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Apple Software Update
Kettle, meet pot.
'Un-freakin-believable', writes Ed Bott on his 'Windows centric' blog. Try to fight off Apple Software Update and watch what happens.
'In preparation for a trip next week I took a notebook out of mothballs and proceeded to install updates and make sure all the software and data files I need are in service. Along the way I noticed an iTunes icon on the desktop and decided to check in with Apple Software Update.'
What Ed first saw is depicted below. Note it's not just updates that are listed - it's also [ahem] 'new software'.
But Ed only wants iTunes and QuickTime. He doesn't want Safari and he doesn't want Bonjour.
'I don't want Bonjour or Safari on this machine, so I deselected the iTunes + QuickTime check box, clicked the Safari box so that both it and Bonjour were selected, and then chose Tools, Ignore Software Updates. The entries for Bonjour and Safari went away, the updater refreshed itself, and a new list appeared, containing only iTunes + QuickTime. The check box was selected already, so I clicked Install 1 Item and approved the UAC consent box.'
All taken care of?
'While the download proceeded, I opened the temporary folder where the update program stores its downloads (%LocalAppData%\Apple\Apple Software Update) and watched as the following five installer packages appeared.'
Oops. All the while the status box insisted only iTunes and QuickTime were being installed. Of course. But when the install was complete Ed peeked into his Control Panel Installed Programs.
Oops again. There's lots more than iTunes and QuickTime. And so Ed Bott is not happy with Apple.
'The mind truly boggles here. I had previously uninstalled Bonjour and Apple Mobile Device Support. When Apple Software Update offered Bonjour to me, I specifically selected it and told the Update program that I wanted to ignore that update. I'm not sure how much clearer I could have been with my wishes. And yet Apple went and installed it anyway and then reinstalled Apple Mobile Device Support. Do they have no concept of how a software installer should work?'
Now there are those who claim Ed sort of 'misunderstood' what Apple Software Update was trying to tell him - that those extra components he didn't want were in fact necessary. But he's not buying it.
'They allow me to uninstall Bonjour after the fact, so clearly it's not crucial to iTunes' functioning. They deliver it as a separate installer package, so why not (1) offer the user a choice at install time and (2) fire off the option to install Bonjour the first time a user does something that needs it? Answer: Because Apple's developers are lazy and rude.'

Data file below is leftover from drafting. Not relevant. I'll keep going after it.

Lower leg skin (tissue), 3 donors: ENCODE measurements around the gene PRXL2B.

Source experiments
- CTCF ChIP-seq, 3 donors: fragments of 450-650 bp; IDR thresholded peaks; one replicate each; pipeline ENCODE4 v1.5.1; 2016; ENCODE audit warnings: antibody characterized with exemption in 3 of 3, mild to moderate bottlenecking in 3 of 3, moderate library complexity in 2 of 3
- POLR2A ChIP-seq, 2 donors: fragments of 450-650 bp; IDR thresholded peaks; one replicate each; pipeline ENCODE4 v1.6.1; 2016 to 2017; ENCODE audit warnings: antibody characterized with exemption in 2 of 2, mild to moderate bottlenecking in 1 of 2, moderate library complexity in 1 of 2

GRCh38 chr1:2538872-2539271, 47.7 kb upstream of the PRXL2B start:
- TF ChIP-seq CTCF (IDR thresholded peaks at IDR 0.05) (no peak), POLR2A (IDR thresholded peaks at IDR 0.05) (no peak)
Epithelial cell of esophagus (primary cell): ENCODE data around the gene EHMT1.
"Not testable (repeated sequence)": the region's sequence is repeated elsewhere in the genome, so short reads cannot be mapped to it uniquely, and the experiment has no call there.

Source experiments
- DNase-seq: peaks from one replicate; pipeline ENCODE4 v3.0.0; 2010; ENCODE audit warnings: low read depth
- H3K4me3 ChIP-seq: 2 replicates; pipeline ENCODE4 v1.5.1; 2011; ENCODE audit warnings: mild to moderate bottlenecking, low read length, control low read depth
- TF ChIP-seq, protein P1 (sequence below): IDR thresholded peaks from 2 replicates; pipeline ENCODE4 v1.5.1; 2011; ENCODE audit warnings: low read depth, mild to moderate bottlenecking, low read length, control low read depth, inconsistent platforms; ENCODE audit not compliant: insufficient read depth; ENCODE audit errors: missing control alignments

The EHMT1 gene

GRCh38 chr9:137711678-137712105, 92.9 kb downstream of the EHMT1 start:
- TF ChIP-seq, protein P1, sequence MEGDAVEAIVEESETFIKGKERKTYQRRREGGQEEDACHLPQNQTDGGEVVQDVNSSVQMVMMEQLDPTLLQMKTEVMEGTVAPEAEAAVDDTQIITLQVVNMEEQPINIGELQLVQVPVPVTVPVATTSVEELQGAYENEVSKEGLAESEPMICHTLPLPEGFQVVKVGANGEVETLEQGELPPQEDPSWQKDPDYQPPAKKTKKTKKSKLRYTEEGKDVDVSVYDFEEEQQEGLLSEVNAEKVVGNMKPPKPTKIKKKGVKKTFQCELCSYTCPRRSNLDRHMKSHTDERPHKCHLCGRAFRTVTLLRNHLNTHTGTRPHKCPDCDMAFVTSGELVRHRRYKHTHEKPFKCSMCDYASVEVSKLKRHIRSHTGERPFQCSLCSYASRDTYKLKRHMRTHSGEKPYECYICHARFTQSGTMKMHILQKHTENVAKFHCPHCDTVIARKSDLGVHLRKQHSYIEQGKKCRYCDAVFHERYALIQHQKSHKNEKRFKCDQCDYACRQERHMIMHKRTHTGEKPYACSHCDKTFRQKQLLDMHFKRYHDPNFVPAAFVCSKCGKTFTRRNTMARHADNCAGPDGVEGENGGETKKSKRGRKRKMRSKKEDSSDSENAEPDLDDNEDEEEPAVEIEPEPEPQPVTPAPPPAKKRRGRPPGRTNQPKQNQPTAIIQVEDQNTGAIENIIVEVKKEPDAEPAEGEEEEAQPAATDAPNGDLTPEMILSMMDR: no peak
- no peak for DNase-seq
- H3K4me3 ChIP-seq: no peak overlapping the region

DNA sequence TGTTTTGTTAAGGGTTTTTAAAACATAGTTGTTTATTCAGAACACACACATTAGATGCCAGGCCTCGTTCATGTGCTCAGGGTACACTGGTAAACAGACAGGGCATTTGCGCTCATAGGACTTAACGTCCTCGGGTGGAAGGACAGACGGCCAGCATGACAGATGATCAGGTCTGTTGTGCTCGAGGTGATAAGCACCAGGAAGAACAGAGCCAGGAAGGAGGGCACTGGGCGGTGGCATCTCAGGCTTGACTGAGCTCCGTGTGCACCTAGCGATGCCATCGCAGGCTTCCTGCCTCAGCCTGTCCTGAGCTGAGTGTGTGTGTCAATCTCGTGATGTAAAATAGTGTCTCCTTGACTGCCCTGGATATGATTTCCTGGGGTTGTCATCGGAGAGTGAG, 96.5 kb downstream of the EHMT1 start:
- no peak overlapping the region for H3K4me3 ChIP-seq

Ed Bott's hardly the only one angered by Apple's new attitude which can perhaps be summarised as follows.
Shucks we used to have an operating system for Windows and PCs but we don't have that any longer but the few software titles we do have today for Windows we're going to do our best to get you to download and use!
And the security implications aren't trivial either. Apple's Bonjour has been described by some security experts as the equivalent of the following network broadcast.
Hey all you hackers! Here I am! And I'm available for hacking on the following ports!
Don Rhodes put it like this on the SecurityFocus mailing list.
Anyone know 'when' they (Apple) decided to install Bonjour? First it was Safari, and now a service that allows someone, anyone, to determine the services that a computer has running?!?!?!?!
Annie Alpert puts it in a more colourful way.
'Imagine the outcry! Ears-a-burning, Apple modified ASU to group offerings based on what you have, and what they want you to have. Of course you have to update ASU (by running ASU) to get the new version.'
'Like any good resource-strangling epiphyte, the default installation of ASU runs in the background and pops up every two weeks to offer you more green fruity goodness. The check boxes for 'ITunes + QuickTime', 'QuickTime', 'ASU' AND Safari were already checked when I tried it, and a quick mouse-clicker could easily click INSTALL in haste. The Apple-Mac vs MicroSoft-PC commercials are so clever and the cute Mac Guy is dating Drew Barrymore, so maybe I expected MORE from Apple.'
Bottom line? Bonjour advertises your presence. iTunes opens ports and Bonjour tells everyone who you are and what number to call. This is important security information. Apple should show more responsibility than to foist this on unaware users - and perhaps think better of using such a technology in the first place.
Particularly on Windows machines.
Ed Bott: Apple Continue to Deceive Users
BlueDoggyDog: A Back Door Trojan Horse Filled with Fruity Goodness
SecurityFocus: Plethora of Important Product and Security Updates from Apple